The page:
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BASEBALL / ROSS NEWHAN

Bochy, Stewart Don't Regret Going to Brown

October 13, 1998|ROSS NEWHAN

SAN DIEGO — It ended with Greg Maddux, the scheduled starter for the Atlanta Braves in Game 7 of the National League championship series, saving it after Kevin Brown, the scheduled starter for the San Diego Padres in Game 6, failed to save it.

The rarer-than-rare relief appearances by two of baseball's best starting pitchers--"I don't think you'll ever see that again," Padre pitching coach Dave Stewart said--characterized a game that combined the dramatic with the unusual Monday night. It was won by the Braves, 7-6, to stave off elimination again in the best-of-seven series, and possibly wrest that intangible element of momentum from the Padres, who are now forced to return to Atlanta for Game 6 on Wednesday night.

Whether Brown, who came on in the seventh inning and yielded a three-run, game-turning homer to Michael Tucker in the eighth, will still start it for San Diego was unclear after his 41-pitch performance.

Manager Bruce Bochy, at one point, said he and Stewart would discuss it with Brown on the flight to Atlanta today. But at another, he indicated that Sterling Hitchcock would start Wednesday, saving Brown for Game 7 if needed.

That Maddux, in the fifth relief appearance of his career and first since 1987, registered his first-ever save by getting the final three outs after Greg Myers had hit a two-run homer off Kerry Ligtenberg in the ninth, only brought more scrutiny to San Diego's use of Brown three days after he had started Game 2 and two days before he was scheduled to start Game 6.

The Padres led, 4-2, and went for the kill. Bochy has had a hot hand throughout the playoffs, set-up man Dan Miceli was nursing a tired arm and the dominant Brown was scheduled to throw on the side anyway Monday.

A calculated risk, said Bochy, who added that he was willing to take any blame "but I had our best out there and I'll never second guess myself in that regard. What Kevin Brown has done for us is unbelievable."

Said Stewart: "We had talked it over and decided that if there was a chance to nail it down, we'd take it. I don't think it was any more of a bold move than using Maddux in the ninth inning. We just played our card a little earlier."

Said Brown: "I feel particularly bad from the standpoint that people will second guess Boch for using me, but it was nobody's fault but my own. I had the ball and didn't do the job."

This was Brown's third relief appearance and second of the season. He had struck out the side in a one inning stint against the Colorado Rockies on July 4, and he came on in the seventh inning of this one, after Ozzie Guillen had legged out an infield single against Mark Langston, to strike out Greg Colbrunn, retire Chipper Jones on a fly to left and pop up Andres Galarraga.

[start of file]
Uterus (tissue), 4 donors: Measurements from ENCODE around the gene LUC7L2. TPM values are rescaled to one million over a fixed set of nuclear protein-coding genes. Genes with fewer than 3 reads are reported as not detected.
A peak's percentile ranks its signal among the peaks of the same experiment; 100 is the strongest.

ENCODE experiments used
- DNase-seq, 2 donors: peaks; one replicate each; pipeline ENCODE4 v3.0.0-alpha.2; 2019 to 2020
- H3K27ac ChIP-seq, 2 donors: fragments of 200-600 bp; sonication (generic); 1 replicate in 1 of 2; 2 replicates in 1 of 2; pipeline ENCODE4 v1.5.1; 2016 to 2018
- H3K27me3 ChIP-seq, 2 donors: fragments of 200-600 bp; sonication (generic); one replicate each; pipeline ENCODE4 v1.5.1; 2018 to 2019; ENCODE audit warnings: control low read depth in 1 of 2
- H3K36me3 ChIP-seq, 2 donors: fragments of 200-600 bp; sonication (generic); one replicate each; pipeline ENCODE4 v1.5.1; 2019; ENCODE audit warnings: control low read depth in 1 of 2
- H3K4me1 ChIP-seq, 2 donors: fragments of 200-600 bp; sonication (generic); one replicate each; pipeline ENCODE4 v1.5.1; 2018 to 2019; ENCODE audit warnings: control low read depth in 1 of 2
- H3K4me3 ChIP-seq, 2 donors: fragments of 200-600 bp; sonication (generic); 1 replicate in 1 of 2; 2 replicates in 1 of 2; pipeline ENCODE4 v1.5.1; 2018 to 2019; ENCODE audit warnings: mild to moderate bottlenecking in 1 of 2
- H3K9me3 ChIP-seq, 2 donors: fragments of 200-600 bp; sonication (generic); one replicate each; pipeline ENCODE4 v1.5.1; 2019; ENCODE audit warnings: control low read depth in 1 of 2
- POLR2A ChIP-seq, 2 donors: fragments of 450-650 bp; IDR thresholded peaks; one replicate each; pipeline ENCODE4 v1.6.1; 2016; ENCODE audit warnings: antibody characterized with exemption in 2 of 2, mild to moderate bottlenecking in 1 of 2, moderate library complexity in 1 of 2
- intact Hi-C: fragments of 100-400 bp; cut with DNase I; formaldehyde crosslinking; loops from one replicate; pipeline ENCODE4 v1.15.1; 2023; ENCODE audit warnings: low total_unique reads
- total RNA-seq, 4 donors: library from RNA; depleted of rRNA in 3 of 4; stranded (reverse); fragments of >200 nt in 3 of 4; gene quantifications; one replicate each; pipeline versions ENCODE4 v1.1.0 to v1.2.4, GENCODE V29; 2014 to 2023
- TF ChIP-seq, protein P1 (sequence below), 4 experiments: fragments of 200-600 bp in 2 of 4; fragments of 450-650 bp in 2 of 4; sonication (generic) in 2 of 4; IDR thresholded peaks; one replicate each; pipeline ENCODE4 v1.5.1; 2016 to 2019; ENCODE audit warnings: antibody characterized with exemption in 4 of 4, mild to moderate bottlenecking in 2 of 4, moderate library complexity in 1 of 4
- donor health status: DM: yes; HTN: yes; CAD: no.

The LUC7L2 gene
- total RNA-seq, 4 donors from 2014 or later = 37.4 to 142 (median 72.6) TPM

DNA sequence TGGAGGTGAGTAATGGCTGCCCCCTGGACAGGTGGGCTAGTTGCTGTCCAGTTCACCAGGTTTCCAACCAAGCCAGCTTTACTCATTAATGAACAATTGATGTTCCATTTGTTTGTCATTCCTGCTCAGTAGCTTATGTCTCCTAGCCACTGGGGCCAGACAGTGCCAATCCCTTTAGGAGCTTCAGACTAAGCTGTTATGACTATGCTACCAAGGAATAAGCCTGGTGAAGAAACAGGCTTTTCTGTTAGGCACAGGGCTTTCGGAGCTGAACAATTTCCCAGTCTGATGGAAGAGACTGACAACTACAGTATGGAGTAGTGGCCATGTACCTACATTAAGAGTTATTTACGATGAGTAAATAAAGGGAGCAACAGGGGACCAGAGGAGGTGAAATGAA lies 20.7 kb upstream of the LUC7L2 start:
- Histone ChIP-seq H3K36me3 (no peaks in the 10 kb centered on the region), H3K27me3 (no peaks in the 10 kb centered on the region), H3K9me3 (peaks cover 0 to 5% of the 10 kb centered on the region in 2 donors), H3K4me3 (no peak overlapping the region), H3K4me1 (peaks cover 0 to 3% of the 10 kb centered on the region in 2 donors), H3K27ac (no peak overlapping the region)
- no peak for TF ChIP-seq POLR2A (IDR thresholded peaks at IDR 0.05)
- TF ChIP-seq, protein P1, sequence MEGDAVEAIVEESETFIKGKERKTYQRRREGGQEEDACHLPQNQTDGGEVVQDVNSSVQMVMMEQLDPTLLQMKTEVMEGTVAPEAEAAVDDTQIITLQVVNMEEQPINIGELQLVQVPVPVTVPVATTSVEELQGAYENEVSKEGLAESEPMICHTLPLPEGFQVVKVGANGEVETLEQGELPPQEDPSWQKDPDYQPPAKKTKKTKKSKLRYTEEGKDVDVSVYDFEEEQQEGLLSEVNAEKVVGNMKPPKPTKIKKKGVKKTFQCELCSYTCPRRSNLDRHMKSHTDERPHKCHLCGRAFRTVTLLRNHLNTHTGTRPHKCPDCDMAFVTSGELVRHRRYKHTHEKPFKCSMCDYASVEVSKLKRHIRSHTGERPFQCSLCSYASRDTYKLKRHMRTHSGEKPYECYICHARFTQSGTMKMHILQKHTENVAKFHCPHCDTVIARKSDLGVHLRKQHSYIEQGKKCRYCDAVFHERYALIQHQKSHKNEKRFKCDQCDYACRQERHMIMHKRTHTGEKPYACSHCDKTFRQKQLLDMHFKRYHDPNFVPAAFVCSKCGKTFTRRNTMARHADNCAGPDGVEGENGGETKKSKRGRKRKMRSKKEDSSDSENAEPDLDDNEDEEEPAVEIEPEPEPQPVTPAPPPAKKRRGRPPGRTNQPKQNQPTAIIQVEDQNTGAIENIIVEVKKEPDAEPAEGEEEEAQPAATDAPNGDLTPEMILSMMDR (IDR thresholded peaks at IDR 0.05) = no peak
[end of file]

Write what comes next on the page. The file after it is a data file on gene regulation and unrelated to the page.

In the eighth, however, he walked Ryan Klesko, saw Javy Lopez snake a ground single to left that just eluded shortstop Chris Gomez, and then, with one out and a full count, delivered an 89-mph sinker that didn't. Tucker hit it over the right-field fence, turning a 4-2 deficit into a 5-4 lead.

"How can you be in that situation and not be disappointed by the results?" Brown said later. "If you're not disappointed, you don't care about the game. I got through the first inning, but didn't have the same location in the second inning. There's nothing much to say beyond that. My stuff was good, but my location wasn't. The bottom line is that I walked the leadoff hitter in that inning. If you're going to second guess, second guess that."

The Braves disputed Brown's view on his stuff, but the speed gun consistently caught his fastball at 95 mph or better, dominating heat.

Said Stewart: "Kevin throws two long and hard [warmups] between starts, sometimes as many as 100 pitches, so the 40 he threw tonight doesn't even compare. He threw yesterday, but I don't think it was a question of him tiring. It was just a matter of location, which is almost always the case."

The location now shifts to Atlanta. From the bedlam of Qualcomm Stadium to the blase Turner Field.

Can the Padres come back from Monday's numbing setback, from the loss in which they dealt their ace?

"We're still ahead, 3-2," said Stewart. "We're still in the driver's seat, so I don't think we have anything from which to recover. We're going back to Atlanta where we won the first two games, and we're going back with Hitch and Brownie, so if I'm going to bet on anyone, it's going to be us."

Stewart, of course, wouldn't bet any other way. Nor would Bochy, who long after Maddux got the final out Monday night was still coping with the twists and turns of Game 5, still trying to decide if he should have walked Tucker with John Smoltz on deck ("after he hit that homer I felt worse than anybody"), still seeing that ground single by Lopez in the eighth that was so close to being within double play reach.

"It would be easy to let a loss like this affect us," said Bochy, "but we're still up 3-2 and we've been dealing with tough losses all year.

"I have every confidence we'll be fine."

Will Brown? It may depend on when he's next asked to pitch. With a 4-2 lead in the seventh inning Monday, the Padres were banking that it would be in the first game of the World Series.

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